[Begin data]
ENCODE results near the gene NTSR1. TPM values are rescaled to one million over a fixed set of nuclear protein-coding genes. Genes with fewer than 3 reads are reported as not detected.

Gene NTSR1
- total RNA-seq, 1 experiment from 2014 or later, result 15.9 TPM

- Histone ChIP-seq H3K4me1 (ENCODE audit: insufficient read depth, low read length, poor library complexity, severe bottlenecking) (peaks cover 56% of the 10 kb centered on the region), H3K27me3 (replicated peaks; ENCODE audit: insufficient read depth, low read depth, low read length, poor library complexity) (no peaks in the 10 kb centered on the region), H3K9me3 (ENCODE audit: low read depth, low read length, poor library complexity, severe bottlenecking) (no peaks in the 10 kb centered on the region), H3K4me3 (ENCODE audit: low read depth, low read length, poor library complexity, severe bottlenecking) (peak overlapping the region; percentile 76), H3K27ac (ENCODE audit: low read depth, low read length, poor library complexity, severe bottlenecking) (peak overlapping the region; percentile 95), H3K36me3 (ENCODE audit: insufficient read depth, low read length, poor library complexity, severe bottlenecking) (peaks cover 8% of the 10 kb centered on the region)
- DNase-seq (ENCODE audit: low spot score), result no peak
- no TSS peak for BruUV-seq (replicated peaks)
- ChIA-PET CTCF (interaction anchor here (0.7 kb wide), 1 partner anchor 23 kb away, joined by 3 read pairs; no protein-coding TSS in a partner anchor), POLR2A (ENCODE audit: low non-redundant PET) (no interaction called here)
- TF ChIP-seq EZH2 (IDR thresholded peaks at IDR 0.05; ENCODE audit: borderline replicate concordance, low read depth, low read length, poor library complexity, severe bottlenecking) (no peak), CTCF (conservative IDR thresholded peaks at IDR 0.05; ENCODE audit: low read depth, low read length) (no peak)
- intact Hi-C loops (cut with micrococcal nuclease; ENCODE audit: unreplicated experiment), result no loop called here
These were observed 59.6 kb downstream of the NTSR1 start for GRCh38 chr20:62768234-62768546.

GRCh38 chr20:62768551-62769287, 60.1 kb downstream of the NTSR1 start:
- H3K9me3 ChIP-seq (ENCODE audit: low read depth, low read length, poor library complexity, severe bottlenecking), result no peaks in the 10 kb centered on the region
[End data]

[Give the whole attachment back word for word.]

ENCODE results near the gene NTSR1. TPM values are rescaled to one million over a fixed set of nuclear protein-coding genes. Genes with fewer than 3 reads are reported as not detected.

Gene NTSR1
- total RNA-seq, 1 experiment from 2014 or later, result 15.9 TPM

- Histone ChIP-seq H3K4me1 (ENCODE audit: insufficient read depth, low read length, poor library complexity, severe bottlenecking) (peaks cover 56% of the 10 kb centered on the region), H3K27me3 (replicated peaks; ENCODE audit: insufficient read depth, low read depth, low read length, poor library complexity) (no peaks in the 10 kb centered on the region), H3K9me3 (ENCODE audit: low read depth, low read length, poor library complexity, severe bottlenecking) (no peaks in the 10 kb centered on the region), H3K4me3 (ENCODE audit: low read depth, low read length, poor library complexity, severe bottlenecking) (peak overlapping the region; percentile 76), H3K27ac (ENCODE audit: low read depth, low read length, poor library complexity, severe bottlenecking) (peak overlapping the region; percentile 95), H3K36me3 (ENCODE audit: insufficient read depth, low read length, poor library complexity, severe bottlenecking) (peaks cover 8% of the 10 kb centered on the region)
- DNase-seq (ENCODE audit: low spot score), result no peak
- no TSS peak for BruUV-seq (replicated peaks)
- ChIA-PET CTCF (interaction anchor here (0.7 kb wide), 1 partner anchor 23 kb away, joined by 3 read pairs; no protein-coding TSS in a partner anchor), POLR2A (ENCODE audit: low non-redundant PET) (no interaction called here)
- TF ChIP-seq EZH2 (IDR thresholded peaks at IDR 0.05; ENCODE audit: borderline replicate concordance, low read depth, low read length, poor library complexity, severe bottlenecking) (no peak), CTCF (conservative IDR thresholded peaks at IDR 0.05; ENCODE audit: low read depth, low read length) (no peak)
- intact Hi-C loops (cut with micrococcal nuclease; ENCODE audit: unreplicated experiment), result no loop called here
These were observed 59.6 kb downstream of the NTSR1 start for GRCh38 chr20:62768234-62768546.

GRCh38 chr20:62768551-62769287, 60.1 kb downstream of the NTSR1 start:
- H3K9me3 ChIP-seq (ENCODE audit: low read depth, low read length, poor library complexity, severe bottlenecking), result no peaks in the 10 kb centered on the region